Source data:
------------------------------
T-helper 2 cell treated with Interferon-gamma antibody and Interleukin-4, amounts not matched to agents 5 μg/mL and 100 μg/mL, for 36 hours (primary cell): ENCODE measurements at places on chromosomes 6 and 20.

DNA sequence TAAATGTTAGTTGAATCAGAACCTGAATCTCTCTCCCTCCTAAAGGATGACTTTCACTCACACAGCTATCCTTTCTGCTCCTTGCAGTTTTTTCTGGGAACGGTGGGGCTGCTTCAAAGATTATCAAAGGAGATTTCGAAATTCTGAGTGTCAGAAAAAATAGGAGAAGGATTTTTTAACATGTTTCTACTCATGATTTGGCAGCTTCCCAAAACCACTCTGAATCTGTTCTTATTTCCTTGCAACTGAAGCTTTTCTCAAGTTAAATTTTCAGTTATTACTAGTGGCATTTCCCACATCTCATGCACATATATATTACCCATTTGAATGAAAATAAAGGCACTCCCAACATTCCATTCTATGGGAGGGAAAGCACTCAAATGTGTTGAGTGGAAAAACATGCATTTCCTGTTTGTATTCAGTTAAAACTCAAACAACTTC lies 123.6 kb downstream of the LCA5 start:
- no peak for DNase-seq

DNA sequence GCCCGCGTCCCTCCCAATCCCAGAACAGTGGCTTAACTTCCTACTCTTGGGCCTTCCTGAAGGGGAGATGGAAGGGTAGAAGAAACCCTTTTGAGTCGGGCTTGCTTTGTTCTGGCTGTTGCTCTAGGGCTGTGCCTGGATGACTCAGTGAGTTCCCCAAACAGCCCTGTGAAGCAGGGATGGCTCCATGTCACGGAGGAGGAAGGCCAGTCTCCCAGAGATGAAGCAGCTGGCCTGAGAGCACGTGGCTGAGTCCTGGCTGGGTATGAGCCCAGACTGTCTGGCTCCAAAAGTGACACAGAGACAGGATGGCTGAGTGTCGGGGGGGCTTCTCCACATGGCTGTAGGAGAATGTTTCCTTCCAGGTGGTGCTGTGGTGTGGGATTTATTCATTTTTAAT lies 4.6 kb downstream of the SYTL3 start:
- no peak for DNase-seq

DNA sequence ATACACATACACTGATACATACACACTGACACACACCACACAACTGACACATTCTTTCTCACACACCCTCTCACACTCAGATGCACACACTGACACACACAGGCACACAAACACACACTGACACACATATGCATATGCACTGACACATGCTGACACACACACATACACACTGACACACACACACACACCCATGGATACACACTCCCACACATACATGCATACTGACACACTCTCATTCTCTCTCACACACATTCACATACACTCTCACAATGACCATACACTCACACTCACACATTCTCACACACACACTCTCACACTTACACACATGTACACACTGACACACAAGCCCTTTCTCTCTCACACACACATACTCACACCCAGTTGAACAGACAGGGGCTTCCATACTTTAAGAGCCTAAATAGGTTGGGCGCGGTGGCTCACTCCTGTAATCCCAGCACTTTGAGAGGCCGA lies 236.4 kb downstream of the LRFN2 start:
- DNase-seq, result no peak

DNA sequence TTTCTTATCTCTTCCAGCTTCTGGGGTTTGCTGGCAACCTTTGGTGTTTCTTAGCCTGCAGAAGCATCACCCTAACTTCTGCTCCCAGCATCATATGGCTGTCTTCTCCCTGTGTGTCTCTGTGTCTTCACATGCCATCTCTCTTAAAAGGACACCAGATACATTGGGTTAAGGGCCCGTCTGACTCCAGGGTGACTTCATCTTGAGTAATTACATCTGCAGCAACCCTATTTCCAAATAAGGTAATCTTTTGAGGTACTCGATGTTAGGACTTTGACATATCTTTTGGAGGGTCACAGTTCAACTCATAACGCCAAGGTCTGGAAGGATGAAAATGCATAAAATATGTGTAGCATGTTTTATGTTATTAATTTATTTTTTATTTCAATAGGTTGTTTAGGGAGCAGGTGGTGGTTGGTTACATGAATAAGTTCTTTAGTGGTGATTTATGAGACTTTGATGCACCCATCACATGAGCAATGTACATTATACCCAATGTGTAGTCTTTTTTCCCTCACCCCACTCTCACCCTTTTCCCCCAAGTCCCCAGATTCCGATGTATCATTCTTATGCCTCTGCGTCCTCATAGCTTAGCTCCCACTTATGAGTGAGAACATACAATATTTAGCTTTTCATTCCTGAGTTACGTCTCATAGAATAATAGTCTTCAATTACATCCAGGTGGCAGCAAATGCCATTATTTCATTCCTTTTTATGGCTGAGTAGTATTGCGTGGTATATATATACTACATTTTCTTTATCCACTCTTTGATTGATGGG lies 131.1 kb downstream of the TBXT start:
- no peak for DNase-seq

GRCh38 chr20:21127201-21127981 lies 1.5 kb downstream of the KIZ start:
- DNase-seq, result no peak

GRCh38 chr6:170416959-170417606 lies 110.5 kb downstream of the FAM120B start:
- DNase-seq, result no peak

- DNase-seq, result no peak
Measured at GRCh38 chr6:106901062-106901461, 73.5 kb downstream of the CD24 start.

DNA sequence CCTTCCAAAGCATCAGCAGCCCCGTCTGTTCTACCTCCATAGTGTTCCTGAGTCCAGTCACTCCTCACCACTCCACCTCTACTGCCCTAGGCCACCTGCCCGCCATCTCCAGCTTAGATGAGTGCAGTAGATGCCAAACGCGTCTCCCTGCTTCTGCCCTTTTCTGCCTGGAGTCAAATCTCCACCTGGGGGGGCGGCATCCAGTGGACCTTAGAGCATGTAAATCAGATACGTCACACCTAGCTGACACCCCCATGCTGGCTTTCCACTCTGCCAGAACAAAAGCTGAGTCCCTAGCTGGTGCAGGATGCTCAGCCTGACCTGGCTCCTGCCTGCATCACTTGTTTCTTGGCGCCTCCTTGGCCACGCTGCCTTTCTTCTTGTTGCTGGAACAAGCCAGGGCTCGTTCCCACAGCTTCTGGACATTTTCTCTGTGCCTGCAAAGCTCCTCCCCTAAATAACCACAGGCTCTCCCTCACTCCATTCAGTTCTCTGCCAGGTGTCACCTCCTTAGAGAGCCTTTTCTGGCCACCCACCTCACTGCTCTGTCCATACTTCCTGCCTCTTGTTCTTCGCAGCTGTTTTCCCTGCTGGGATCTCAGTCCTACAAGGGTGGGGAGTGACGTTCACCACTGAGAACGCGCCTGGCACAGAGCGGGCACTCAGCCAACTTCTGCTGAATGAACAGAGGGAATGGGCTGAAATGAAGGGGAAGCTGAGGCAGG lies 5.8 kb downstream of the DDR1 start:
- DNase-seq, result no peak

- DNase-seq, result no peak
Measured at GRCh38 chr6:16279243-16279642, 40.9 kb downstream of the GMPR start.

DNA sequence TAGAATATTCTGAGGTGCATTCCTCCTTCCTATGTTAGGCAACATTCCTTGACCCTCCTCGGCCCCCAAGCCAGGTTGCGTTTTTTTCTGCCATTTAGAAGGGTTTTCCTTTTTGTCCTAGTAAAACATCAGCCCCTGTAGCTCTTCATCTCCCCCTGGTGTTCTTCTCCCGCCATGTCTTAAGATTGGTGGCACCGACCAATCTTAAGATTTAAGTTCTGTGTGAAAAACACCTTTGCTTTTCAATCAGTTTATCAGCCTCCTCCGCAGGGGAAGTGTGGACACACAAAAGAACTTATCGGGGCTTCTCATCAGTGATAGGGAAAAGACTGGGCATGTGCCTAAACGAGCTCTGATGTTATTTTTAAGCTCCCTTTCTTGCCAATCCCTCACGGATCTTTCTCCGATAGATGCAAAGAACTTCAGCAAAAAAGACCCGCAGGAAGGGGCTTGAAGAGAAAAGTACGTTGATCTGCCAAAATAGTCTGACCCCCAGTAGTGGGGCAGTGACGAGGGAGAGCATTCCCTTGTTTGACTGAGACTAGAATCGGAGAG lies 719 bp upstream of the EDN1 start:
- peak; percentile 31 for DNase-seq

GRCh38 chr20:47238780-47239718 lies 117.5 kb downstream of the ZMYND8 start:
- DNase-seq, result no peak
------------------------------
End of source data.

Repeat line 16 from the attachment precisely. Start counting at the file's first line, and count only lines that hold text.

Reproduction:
DNA sequence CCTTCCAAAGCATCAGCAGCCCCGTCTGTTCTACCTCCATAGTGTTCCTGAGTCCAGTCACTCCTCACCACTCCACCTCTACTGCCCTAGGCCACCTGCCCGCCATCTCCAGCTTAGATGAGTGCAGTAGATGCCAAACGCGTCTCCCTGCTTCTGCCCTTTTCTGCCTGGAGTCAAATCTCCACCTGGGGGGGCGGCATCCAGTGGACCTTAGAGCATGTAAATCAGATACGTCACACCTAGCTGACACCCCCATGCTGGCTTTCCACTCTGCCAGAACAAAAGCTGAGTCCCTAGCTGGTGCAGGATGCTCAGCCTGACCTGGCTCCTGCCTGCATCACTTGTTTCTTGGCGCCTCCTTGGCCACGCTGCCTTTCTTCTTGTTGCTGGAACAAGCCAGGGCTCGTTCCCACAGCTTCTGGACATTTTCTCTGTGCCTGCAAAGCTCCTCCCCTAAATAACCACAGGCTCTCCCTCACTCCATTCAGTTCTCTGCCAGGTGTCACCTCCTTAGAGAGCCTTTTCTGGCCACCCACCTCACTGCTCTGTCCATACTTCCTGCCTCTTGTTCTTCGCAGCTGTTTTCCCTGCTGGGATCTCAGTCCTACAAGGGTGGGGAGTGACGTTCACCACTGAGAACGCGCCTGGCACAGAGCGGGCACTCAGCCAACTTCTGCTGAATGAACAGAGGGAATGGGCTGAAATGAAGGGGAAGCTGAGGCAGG lies 5.8 kb downstream of the DDR1 start: